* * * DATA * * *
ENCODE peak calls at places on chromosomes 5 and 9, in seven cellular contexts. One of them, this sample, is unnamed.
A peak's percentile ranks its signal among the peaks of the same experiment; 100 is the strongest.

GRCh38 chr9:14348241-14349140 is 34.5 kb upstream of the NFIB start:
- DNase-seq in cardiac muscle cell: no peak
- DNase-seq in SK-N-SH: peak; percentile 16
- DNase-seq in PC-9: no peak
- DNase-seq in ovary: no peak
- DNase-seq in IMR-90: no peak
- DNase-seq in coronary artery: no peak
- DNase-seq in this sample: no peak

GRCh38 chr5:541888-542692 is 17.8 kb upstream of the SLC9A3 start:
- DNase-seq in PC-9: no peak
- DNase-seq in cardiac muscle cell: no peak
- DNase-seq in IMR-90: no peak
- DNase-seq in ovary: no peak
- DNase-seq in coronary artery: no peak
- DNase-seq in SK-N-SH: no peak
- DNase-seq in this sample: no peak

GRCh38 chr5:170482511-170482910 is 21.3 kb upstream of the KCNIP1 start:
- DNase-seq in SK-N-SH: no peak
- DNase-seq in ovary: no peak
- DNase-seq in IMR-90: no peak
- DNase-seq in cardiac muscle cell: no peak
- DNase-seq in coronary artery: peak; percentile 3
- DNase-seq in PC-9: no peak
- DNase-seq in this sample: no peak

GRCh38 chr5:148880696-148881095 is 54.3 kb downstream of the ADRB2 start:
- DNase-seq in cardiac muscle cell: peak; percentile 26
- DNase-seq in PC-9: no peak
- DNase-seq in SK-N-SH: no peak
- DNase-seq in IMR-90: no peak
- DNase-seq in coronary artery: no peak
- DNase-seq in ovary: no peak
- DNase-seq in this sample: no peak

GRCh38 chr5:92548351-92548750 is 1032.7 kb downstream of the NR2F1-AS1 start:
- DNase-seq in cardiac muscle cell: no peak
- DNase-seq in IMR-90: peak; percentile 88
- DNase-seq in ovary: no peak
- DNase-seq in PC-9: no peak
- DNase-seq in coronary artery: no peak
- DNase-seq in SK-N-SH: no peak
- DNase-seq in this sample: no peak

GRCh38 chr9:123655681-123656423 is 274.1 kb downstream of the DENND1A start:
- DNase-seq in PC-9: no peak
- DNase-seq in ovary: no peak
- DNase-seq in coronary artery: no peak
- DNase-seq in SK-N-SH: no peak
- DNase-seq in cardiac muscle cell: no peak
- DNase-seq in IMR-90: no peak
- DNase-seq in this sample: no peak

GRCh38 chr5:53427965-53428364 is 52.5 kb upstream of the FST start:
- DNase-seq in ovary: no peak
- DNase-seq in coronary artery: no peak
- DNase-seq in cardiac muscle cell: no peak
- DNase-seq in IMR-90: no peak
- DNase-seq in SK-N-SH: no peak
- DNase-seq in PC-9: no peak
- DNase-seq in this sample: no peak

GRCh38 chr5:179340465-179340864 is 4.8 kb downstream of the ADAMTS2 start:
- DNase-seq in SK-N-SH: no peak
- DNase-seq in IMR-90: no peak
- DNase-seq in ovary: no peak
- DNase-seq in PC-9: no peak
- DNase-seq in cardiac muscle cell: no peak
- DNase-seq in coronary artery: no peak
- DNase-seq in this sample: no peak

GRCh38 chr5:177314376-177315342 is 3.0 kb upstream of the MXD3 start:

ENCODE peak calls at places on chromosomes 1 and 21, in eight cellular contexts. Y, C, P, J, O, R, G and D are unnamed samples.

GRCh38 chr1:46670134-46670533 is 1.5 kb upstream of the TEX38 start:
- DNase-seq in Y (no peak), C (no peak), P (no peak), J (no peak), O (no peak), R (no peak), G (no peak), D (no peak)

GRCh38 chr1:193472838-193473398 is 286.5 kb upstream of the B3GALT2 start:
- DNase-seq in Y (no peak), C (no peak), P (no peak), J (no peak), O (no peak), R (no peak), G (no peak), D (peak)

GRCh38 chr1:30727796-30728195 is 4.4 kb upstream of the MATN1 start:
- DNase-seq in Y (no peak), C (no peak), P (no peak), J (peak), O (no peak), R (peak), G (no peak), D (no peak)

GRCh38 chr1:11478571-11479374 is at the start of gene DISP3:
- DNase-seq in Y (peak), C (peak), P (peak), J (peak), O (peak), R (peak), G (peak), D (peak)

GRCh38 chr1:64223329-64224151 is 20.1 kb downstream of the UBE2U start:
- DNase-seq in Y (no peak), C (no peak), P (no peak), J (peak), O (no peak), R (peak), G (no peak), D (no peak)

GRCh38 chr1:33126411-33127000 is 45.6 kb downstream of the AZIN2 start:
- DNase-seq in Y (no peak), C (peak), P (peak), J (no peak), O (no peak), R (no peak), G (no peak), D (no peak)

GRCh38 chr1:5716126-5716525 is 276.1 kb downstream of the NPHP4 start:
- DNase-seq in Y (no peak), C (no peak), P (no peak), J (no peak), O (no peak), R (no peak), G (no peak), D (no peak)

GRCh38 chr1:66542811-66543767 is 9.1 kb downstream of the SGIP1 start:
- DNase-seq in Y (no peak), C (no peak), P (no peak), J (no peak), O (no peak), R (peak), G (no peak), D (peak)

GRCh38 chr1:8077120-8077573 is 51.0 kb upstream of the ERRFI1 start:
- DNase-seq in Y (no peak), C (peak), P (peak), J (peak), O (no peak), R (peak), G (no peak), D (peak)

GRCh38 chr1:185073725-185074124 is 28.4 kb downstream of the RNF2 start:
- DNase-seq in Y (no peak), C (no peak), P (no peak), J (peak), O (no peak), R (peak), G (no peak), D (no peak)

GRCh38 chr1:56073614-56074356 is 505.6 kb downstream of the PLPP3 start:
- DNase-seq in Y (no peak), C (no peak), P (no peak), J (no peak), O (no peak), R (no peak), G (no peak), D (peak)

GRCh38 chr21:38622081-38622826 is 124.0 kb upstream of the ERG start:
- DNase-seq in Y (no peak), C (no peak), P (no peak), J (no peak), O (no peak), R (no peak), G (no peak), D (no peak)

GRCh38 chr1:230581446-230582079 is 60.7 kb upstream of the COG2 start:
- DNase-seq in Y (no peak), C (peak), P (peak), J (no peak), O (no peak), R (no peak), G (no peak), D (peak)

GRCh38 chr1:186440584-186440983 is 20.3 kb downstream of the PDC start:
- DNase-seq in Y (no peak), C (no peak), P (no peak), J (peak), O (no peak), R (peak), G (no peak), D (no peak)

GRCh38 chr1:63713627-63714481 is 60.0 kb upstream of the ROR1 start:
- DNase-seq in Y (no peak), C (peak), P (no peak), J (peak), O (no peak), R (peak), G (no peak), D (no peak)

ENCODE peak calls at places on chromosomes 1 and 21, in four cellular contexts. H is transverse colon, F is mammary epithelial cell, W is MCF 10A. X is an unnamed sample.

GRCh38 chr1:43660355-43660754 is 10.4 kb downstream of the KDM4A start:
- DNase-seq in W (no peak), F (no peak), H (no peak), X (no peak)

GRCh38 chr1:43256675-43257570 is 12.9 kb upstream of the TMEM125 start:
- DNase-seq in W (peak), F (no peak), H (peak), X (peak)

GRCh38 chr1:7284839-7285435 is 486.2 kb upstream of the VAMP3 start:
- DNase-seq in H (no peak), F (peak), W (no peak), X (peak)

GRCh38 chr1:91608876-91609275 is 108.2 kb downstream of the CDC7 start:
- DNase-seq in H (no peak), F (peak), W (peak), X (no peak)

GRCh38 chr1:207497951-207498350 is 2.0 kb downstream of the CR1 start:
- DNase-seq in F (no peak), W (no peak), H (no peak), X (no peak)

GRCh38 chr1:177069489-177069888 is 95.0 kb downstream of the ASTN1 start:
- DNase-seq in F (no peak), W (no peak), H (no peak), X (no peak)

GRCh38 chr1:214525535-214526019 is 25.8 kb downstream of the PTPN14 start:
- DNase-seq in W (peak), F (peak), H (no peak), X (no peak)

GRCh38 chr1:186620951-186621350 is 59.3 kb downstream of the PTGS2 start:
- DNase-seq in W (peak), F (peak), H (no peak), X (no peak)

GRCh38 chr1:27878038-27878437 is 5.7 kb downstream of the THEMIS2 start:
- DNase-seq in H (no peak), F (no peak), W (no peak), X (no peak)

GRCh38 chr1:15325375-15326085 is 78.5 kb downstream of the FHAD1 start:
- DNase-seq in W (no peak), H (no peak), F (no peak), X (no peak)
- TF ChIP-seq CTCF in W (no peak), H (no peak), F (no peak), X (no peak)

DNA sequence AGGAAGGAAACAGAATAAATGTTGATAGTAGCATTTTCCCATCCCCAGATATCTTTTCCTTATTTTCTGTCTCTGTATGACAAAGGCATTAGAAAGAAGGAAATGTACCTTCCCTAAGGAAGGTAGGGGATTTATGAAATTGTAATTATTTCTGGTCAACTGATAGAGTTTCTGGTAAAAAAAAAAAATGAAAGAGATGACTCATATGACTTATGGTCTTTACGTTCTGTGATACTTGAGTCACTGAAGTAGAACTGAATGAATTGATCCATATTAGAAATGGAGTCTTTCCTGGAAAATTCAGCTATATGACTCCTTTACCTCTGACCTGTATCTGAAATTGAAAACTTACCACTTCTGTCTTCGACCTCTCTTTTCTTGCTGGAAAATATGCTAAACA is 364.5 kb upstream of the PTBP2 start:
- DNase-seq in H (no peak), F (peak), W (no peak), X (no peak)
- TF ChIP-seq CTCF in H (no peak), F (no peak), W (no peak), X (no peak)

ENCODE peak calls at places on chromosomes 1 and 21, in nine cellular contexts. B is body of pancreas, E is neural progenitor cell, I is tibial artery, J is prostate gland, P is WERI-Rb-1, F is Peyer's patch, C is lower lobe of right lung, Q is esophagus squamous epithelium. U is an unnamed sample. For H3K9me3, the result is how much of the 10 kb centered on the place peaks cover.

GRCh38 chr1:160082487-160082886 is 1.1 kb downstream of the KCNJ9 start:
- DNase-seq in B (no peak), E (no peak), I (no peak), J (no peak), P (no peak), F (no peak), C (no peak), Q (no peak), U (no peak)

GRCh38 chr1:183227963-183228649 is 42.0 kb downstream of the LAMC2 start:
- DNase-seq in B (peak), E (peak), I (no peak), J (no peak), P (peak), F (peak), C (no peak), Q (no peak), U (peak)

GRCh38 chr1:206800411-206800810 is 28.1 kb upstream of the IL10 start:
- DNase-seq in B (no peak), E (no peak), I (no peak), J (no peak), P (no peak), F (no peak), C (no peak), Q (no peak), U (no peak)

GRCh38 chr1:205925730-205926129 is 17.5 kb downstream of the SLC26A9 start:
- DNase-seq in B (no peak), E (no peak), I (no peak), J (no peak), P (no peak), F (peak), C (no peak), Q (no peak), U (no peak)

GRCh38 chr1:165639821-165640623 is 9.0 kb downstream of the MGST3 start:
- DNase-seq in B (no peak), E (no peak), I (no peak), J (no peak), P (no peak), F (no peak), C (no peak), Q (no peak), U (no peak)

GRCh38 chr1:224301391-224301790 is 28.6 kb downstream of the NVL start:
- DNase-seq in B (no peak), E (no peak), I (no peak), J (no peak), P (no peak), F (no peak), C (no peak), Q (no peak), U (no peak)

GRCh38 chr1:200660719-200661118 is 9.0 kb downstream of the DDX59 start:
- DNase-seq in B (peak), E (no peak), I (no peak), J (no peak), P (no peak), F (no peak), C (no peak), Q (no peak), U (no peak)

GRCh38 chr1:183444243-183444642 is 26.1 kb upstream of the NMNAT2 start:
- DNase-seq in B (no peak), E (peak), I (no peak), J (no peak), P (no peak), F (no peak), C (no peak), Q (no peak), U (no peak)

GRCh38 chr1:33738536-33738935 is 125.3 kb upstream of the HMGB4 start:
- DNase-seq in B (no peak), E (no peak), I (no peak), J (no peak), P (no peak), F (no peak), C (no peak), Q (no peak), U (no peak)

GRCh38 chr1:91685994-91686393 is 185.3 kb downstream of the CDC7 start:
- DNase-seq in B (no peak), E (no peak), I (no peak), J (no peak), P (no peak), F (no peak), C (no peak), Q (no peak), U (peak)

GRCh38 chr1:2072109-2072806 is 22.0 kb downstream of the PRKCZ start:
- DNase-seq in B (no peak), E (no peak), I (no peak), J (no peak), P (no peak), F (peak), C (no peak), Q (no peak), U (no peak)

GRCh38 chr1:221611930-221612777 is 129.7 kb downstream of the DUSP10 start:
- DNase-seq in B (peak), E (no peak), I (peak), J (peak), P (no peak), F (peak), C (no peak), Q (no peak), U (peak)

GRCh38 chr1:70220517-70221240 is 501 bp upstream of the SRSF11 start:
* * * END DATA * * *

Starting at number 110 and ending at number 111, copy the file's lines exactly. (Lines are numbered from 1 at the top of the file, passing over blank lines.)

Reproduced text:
GRCh38 chr1:177069489-177069888 is 95.0 kb downstream of the ASTN1 start:
- DNase-seq in F (no peak), W (no peak), H (no peak), X (no peak)